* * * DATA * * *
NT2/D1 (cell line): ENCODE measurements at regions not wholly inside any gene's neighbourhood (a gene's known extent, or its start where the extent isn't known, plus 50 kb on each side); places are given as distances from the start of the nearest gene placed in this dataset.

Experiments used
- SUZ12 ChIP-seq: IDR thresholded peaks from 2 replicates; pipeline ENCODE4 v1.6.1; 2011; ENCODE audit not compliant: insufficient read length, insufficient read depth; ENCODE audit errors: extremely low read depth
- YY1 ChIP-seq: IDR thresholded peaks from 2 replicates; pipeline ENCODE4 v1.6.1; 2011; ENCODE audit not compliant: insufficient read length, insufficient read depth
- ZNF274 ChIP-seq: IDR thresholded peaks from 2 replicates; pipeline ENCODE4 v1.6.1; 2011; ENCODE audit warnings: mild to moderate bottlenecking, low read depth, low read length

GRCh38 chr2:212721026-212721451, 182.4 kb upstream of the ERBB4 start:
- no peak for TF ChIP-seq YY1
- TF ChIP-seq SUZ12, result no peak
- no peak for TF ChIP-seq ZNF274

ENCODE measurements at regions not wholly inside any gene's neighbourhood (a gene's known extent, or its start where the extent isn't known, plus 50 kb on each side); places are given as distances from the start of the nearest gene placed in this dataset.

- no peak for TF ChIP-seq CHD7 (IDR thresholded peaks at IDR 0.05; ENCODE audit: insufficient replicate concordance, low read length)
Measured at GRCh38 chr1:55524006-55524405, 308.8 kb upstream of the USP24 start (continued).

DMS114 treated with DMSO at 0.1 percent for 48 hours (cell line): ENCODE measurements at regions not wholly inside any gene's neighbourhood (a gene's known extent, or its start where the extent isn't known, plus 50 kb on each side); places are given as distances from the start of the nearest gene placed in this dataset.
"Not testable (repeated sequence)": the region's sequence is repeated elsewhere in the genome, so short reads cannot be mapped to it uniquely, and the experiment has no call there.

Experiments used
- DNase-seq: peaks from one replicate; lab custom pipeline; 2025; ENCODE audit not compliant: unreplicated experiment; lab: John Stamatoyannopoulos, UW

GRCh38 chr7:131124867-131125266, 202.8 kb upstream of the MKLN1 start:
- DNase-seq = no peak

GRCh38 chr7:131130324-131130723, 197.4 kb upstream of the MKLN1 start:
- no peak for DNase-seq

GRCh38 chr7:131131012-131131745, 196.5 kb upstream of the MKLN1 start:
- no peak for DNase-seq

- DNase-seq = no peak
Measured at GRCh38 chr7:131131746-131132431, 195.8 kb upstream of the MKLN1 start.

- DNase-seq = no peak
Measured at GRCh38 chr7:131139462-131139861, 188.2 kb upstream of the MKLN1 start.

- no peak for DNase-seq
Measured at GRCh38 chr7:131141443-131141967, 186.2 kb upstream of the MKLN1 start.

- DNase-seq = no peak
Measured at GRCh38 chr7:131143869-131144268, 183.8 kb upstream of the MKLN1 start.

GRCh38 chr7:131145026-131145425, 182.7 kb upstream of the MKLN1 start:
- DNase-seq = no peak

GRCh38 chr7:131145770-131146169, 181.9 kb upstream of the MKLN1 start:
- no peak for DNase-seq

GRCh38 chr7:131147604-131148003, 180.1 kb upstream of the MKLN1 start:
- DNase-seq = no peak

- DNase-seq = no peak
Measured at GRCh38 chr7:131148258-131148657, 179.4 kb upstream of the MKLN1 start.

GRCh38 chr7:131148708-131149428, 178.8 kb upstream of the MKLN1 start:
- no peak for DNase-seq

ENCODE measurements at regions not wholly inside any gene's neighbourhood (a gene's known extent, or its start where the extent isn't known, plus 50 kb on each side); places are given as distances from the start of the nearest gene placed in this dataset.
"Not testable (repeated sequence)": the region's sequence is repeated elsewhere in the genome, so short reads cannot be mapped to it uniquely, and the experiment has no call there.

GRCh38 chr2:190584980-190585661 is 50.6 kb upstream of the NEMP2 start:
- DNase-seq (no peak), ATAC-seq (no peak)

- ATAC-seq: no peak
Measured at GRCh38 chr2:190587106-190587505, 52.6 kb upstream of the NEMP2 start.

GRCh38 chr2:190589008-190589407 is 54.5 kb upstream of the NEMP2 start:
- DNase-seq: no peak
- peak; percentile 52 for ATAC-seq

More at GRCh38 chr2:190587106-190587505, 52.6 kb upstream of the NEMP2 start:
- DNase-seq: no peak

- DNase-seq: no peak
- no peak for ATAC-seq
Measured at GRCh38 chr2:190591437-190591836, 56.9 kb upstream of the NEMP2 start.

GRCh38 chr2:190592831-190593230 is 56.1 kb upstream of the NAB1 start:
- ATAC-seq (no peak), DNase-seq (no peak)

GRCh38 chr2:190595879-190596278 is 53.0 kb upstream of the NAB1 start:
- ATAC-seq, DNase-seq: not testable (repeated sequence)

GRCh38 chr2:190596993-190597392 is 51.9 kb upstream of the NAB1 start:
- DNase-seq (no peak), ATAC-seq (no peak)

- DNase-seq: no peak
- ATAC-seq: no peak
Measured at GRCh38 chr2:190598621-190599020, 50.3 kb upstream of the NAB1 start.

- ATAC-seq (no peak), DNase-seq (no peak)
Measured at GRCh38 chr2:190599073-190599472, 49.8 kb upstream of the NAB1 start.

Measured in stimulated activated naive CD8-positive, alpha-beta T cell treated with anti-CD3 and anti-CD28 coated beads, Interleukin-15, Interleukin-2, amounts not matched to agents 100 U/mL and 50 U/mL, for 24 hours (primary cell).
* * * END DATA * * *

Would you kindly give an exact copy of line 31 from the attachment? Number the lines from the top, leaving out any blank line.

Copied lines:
GRCh38 chr7:131145026-131145425, 182.7 kb upstream of the MKLN1 start: